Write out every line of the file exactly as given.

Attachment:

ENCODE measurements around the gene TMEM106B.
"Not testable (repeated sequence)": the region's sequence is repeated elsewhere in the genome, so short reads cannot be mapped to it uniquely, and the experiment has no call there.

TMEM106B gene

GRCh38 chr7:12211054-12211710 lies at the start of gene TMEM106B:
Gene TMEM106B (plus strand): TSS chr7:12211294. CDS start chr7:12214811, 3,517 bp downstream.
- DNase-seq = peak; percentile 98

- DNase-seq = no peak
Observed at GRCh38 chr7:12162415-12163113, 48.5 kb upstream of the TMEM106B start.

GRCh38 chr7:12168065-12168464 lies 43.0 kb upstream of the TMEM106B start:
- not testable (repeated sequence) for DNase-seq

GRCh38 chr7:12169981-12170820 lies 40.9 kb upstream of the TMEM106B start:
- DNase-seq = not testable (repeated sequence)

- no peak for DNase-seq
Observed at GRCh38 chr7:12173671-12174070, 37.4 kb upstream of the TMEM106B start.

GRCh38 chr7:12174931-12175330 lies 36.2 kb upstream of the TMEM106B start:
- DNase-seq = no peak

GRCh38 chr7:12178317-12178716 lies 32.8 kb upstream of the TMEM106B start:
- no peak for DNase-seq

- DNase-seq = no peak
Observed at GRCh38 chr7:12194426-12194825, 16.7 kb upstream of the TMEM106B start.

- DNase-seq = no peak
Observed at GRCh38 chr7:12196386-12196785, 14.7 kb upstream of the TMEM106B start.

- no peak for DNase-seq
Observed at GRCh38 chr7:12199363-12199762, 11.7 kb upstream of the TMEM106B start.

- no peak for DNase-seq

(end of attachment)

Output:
ENCODE measurements around the gene TMEM106B.
"Not testable (repeated sequence)": the region's sequence is repeated elsewhere in the genome, so short reads cannot be mapped to it uniquely, and the experiment has no call there.

TMEM106B gene

GRCh38 chr7:12211054-12211710 lies at the start of gene TMEM106B:
Gene TMEM106B (plus strand): TSS chr7:12211294. CDS start chr7:12214811, 3,517 bp downstream.
- DNase-seq = peak; percentile 98

- DNase-seq = no peak
Observed at GRCh38 chr7:12162415-12163113, 48.5 kb upstream of the TMEM106B start.

GRCh38 chr7:12168065-12168464 lies 43.0 kb upstream of the TMEM106B start:
- not testable (repeated sequence) for DNase-seq

GRCh38 chr7:12169981-12170820 lies 40.9 kb upstream of the TMEM106B start:
- DNase-seq = not testable (repeated sequence)

- no peak for DNase-seq
Observed at GRCh38 chr7:12173671-12174070, 37.4 kb upstream of the TMEM106B start.

GRCh38 chr7:12174931-12175330 lies 36.2 kb upstream of the TMEM106B start:
- DNase-seq = no peak

GRCh38 chr7:12178317-12178716 lies 32.8 kb upstream of the TMEM106B start:
- no peak for DNase-seq

- DNase-seq = no peak
Observed at GRCh38 chr7:12194426-12194825, 16.7 kb upstream of the TMEM106B start.

- DNase-seq = no peak
Observed at GRCh38 chr7:12196386-12196785, 14.7 kb upstream of the TMEM106B start.

- no peak for DNase-seq
Observed at GRCh38 chr7:12199363-12199762, 11.7 kb upstream of the TMEM106B start.

- no peak for DNase-seq